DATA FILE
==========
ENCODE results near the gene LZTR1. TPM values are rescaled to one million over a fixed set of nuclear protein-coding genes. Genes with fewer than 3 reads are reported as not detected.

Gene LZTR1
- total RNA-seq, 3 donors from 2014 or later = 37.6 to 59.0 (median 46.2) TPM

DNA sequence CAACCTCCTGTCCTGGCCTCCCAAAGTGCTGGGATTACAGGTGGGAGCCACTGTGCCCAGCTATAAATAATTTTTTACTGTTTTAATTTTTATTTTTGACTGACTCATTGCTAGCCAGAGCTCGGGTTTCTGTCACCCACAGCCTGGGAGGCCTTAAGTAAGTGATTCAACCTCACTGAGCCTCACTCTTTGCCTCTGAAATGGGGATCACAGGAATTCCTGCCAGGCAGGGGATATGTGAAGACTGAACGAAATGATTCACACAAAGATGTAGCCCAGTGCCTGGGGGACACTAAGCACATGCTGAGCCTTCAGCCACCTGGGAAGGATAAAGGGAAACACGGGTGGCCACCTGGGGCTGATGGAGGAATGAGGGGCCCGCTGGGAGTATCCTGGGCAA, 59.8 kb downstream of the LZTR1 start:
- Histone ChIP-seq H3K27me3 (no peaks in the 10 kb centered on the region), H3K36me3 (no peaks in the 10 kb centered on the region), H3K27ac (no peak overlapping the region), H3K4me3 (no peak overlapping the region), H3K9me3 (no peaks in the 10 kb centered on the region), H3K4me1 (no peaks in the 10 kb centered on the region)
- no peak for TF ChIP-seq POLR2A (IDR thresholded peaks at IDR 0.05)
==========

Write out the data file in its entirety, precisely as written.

ENCODE results near the gene LZTR1. TPM values are rescaled to one million over a fixed set of nuclear protein-coding genes. Genes with fewer than 3 reads are reported as not detected.

Gene LZTR1
- total RNA-seq, 3 donors from 2014 or later = 37.6 to 59.0 (median 46.2) TPM

DNA sequence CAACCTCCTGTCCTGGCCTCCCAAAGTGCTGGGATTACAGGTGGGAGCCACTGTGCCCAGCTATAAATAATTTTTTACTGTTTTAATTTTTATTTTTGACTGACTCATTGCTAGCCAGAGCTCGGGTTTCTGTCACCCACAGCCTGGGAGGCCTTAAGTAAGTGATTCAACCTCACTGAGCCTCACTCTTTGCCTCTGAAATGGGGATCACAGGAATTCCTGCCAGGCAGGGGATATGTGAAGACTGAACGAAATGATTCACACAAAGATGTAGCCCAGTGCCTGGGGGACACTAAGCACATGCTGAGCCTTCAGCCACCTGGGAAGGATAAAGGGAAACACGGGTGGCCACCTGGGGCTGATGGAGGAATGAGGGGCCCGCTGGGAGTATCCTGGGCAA, 59.8 kb downstream of the LZTR1 start:
- Histone ChIP-seq H3K27me3 (no peaks in the 10 kb centered on the region), H3K36me3 (no peaks in the 10 kb centered on the region), H3K27ac (no peak overlapping the region), H3K4me3 (no peak overlapping the region), H3K9me3 (no peaks in the 10 kb centered on the region), H3K4me1 (no peaks in the 10 kb centered on the region)
- no peak for TF ChIP-seq POLR2A (IDR thresholded peaks at IDR 0.05)